Presidents Xi and Trump had a notable phone call this Friday in an attempt to mend strained relations, following weeks of disagreements over the coronavirus. Xi told Trump that "working together brings both sides benefits," and Trump tweeted his respect for the Chinese leader. The apparent conciliation comes after China's accusations that the virus originated from the U.S. army and follows Trump terming the virus to be a "Chinese virus", angering many in and outside of China. But notably, after his call, Trump did not use the term "Wuhan Virus" in his tweets. For more on the U.S. and China's strained relationship in light of the coronavirus outbreak, read "Simulating Decoupling: It's Not Pretty" from Ma Xiaoye, Founding Director of the Academy for World Watch, on China-US Focus.
This is in contrast to the G7 meeting Wednesday, which reports are saying ended unproductively and with the Trump administration initially trying to push for G7 countries to use the term "Wuhan Virus". The G20 also met via videoconference this week and had a more productive meeting, with agreements being made to inject over $5 trillion into the global economy, among other measures.
As the world grapples with an explosion of new COVID-19 cases, each country and government is charting its own path for keeping its citizens safe. On Thursday, the United States became the country with the most coronavirus cases in the world, at over 100,000 people sick and over 1,000 people dead from the respiratory disease, overtaking both Italy and China in confirmed cases. As the virus continues to intensify in the U.S., Chinese-Americans have reported being the recipients of a significant increase in hostility. It was also revealed this week that, prior to the outbreak, the Trump administration cut over two-thirds of its China-based staff at the Center for Disease Control and Prevention, as part of a broad scaleback of health and science staff operating in the country, which critics argue further compromised the U.S.'s ability to combat the fast-spreading virus.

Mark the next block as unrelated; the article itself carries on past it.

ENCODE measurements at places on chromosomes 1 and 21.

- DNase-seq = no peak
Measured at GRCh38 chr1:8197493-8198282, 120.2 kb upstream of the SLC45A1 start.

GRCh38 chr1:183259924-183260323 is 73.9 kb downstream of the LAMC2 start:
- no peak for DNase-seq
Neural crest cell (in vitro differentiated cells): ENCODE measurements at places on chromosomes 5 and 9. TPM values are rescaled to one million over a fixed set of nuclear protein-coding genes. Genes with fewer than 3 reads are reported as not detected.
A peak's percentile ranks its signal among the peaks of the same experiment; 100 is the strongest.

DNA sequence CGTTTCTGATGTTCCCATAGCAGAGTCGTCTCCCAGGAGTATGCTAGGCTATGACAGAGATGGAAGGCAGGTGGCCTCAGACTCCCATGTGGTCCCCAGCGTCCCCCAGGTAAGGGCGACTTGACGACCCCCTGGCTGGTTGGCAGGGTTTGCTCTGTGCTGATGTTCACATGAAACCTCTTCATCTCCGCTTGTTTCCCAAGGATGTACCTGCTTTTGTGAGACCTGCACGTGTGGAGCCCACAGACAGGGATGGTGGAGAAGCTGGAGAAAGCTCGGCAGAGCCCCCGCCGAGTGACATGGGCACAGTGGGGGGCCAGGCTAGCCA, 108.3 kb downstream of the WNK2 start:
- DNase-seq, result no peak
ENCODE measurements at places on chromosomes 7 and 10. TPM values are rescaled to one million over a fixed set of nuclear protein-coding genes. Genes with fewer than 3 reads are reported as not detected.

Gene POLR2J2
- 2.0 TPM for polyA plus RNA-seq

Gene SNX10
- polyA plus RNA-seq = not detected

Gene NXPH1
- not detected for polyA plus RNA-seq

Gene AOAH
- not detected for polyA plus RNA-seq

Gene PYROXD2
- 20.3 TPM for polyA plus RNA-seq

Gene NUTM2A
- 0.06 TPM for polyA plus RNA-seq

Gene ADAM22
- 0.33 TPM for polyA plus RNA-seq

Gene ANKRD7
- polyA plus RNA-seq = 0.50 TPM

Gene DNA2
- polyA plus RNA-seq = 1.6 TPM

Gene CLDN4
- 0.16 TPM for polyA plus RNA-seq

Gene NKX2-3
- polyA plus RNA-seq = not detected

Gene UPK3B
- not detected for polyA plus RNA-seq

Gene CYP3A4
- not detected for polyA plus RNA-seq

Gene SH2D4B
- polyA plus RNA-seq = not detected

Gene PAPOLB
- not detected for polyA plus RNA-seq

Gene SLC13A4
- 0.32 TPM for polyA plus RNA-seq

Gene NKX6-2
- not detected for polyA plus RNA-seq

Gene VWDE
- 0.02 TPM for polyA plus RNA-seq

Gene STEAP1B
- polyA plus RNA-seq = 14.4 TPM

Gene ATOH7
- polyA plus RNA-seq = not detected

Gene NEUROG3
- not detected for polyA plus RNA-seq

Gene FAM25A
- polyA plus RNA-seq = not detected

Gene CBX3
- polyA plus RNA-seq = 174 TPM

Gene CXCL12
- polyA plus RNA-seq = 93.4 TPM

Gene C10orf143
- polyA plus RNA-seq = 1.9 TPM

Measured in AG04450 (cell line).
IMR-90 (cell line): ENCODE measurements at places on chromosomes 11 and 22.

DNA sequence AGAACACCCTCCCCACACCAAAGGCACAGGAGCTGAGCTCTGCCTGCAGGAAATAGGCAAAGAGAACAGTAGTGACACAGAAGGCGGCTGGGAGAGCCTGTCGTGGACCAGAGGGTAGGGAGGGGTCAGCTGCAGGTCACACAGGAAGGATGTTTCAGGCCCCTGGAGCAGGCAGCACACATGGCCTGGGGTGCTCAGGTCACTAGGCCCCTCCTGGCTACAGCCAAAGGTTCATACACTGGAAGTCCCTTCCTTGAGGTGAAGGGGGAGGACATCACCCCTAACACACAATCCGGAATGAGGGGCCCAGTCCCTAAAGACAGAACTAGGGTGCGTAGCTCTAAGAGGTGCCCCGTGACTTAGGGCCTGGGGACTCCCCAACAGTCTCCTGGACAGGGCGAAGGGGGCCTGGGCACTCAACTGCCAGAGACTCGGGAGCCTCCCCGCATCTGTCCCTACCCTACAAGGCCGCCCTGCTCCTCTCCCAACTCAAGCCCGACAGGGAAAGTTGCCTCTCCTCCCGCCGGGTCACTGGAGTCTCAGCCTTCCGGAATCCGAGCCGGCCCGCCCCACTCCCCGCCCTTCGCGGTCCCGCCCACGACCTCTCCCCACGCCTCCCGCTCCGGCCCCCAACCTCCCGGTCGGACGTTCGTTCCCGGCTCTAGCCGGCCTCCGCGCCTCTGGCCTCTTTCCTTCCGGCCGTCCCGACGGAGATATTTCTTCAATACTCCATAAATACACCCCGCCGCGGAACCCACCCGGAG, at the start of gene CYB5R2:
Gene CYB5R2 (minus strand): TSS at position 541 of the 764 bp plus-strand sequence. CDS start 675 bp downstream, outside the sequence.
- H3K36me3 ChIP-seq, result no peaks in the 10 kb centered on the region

As China begins to reopen and the virus begins to intensify throughout the rest of the world, China has plans to protect itself by closing its borders off to foreigners, with the exception of overseas Chinese. Officials will also ease restrictions placed on Hubei province - the original epicenter of the outbreak - and Wuhan is scheduled to follow on April 8th.
China is planning a $7 trillion (50 trillion yuan) stimulus package to respond to the economic fallout following the pandemic's breakout in China. China's stimulus package will cover a large number of coal-fired power plants, including a handful of new power plants. Environmentalists have expressed concern that the stimulus will disrupt the global effort to fight climate change.
China may be turning the corner on the number of people diagnosed with the coronavirus, but the economic fallout from its closures is a signal of what's to come for the rest of the world. Domestic demand is significantly down, and there is a strong oversupply of goods due to a fallout in overseas demand. China's economy is expected to shrink for the first time since 1976.
Meanwhile, the largest stimulus package in American history has officially passed the House of Representatives as the U.S. economy faces a dangerous coronavirus-induced downward spiral. The $2 trillion pandemic package is designed to shore up battered markets as jobless claims skyrocket to levels never seen before, and businesses across the country shut their doors.
Prepared by China-US Focus editorial teams in Hong Kong and New York, this weekly newsletter offers you snap shots of latest trends and developments emerging from China every week, while adding a dose of historical perspective.